Cliffs Natural Resources Inc. (NYSE:CLF): This Cleveland-based mining company is a major global iron ore producer and a significant producer of high- and low-volatile metallurgical coal. It has mines in North America and Australia, and a market cap of about $10 billion.
Cliffs gets strong interest from my Peter Lynch-inspired model. While the company had a rough 2009, it has rebounded strong in 2010 and 2011, and has a long-term earnings-per-share growth rate of 32.6% (I use an average of the three-, four-, and five-year growth rates to determine a long-term rate). That makes it a "fast-grower," according to this model -- Lynch's favorite type of investment. Lynch famously used the P/E-to-Growth ratio to find bargain-priced growth stocks, and when we divide Cliffs' 5.1 P/E ratio by that long-term growth rate, we get a P/E/G of 0.16. That easily falls into this model's best-case category (below 0.5).
Vale SA (NYSE:VALE): A lot of mining stocks have taken a hit lately on global economic fears, and this Brazil-based firm is one of them. The second largest mining company in the world and the largest in the Americas, Vale is a major producer of iron ore and pellets and nickel, and is also involved in production of manganese and ferro-alloys, copper, coal, potash, fertilizers, cobalt, platinum, steel, and precious metals.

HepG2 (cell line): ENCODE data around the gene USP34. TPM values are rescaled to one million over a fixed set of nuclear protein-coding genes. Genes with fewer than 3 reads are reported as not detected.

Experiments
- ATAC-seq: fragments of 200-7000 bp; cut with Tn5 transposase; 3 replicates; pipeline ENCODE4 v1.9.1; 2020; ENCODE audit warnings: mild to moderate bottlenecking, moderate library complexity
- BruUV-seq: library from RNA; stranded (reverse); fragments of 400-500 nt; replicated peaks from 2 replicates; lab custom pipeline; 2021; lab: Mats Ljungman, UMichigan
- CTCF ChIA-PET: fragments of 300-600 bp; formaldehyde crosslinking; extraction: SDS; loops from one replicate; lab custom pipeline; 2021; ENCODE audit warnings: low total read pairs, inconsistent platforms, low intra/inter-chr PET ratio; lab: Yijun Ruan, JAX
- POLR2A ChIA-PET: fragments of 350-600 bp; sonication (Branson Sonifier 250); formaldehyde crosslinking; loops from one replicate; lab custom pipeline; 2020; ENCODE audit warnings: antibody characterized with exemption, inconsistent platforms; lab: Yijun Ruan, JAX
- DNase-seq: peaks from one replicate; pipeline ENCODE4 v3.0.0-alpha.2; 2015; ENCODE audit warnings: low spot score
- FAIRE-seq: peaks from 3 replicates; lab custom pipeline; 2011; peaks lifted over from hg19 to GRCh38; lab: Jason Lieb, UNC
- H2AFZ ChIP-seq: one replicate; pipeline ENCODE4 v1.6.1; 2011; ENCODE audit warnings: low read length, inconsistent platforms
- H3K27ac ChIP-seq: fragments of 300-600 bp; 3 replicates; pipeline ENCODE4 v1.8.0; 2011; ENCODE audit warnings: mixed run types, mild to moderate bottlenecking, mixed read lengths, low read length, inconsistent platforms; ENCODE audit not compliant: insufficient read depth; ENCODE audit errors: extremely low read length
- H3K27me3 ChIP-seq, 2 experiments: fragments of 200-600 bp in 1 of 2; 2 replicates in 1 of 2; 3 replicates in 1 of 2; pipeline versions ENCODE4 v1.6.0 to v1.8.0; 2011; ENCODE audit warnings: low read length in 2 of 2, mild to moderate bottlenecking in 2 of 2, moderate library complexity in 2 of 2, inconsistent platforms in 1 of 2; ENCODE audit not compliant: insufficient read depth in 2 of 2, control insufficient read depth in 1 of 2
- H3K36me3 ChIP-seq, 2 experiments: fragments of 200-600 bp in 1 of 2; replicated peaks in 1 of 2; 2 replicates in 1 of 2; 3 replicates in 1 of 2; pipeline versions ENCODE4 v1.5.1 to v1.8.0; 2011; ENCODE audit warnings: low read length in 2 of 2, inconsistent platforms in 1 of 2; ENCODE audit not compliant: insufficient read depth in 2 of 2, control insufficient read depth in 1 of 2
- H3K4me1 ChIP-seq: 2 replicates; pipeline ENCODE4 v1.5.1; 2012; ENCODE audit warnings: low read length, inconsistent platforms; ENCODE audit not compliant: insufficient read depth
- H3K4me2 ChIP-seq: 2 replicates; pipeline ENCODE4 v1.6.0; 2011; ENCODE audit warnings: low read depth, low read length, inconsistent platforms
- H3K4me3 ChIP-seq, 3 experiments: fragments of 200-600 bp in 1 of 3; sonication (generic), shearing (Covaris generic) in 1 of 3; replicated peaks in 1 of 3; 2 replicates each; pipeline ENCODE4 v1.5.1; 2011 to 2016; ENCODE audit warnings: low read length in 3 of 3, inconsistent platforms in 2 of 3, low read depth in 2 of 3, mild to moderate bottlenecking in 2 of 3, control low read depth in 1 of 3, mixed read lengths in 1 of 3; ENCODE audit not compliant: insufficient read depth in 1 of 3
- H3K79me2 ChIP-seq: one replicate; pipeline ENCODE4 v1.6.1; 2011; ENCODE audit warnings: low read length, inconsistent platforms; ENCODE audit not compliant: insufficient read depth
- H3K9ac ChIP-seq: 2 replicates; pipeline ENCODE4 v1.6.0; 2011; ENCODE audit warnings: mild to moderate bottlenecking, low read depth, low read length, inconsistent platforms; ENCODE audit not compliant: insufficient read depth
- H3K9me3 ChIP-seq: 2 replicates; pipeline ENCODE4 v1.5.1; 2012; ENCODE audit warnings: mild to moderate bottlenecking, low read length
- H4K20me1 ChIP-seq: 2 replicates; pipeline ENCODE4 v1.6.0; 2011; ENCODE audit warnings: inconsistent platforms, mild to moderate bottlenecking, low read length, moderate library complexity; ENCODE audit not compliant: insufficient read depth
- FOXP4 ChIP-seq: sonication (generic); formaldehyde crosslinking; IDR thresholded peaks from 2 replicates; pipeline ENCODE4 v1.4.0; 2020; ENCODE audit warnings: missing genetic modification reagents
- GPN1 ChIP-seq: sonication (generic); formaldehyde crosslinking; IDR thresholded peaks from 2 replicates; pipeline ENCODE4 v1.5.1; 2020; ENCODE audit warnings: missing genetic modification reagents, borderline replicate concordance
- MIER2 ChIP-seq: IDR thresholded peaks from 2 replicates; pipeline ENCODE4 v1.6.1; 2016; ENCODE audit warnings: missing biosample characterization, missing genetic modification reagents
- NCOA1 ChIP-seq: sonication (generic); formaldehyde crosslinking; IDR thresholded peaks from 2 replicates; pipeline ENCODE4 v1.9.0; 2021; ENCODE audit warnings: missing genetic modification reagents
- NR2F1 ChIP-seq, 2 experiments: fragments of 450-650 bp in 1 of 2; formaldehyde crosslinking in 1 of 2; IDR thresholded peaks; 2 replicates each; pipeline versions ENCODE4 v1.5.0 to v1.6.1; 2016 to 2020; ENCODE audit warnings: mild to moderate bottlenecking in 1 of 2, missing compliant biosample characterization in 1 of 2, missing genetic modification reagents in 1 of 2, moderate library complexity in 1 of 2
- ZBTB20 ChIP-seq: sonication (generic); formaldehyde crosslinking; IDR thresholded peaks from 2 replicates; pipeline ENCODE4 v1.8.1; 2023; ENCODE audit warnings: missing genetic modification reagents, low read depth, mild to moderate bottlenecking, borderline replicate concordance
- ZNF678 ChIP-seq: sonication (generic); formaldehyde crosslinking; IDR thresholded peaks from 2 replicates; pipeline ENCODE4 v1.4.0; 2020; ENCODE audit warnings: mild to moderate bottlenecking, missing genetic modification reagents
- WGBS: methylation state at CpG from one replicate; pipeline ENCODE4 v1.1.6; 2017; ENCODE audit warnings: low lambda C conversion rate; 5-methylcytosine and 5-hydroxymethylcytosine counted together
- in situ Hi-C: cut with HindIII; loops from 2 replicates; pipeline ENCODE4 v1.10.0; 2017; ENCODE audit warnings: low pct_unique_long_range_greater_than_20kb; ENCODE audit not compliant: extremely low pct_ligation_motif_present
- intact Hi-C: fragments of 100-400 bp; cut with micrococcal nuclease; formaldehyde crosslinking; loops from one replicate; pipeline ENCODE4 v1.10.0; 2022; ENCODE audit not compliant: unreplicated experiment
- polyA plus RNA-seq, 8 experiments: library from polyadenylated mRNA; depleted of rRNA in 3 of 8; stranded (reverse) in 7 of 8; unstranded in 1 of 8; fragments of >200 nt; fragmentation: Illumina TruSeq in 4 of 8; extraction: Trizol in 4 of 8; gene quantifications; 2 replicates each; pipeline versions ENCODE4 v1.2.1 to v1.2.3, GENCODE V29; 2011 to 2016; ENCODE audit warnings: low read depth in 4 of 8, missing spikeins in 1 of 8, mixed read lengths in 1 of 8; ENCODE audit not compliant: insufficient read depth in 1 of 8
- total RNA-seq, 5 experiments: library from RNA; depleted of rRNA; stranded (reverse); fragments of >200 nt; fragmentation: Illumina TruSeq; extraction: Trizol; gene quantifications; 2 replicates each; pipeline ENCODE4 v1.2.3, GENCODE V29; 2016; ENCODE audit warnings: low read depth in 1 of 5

Vale ($119 billion market cap) gets strong interest from my Lynch-based model. It considers the company a fast-grower thanks to its 20.1% long-term growth rate. Vale's shares trade for just 4.8 times earnings, which makes for a stellar 0.24 P/E/G. The firm's debt/equity ratio (31.4%) also comes in well below this model's 80% upper limit.
ArcelorMittal (NYSE:MT): This Luxembourg-based steel and mining company has a presence in over 60 countries. In addition to its extensive steel operations, it is also the fourth-largest producer of iron ore in the world. Its shares have had a rough 2011, like many steel and mining companies, but my James O'Shaughnessy-based model thinks it's become a bargain.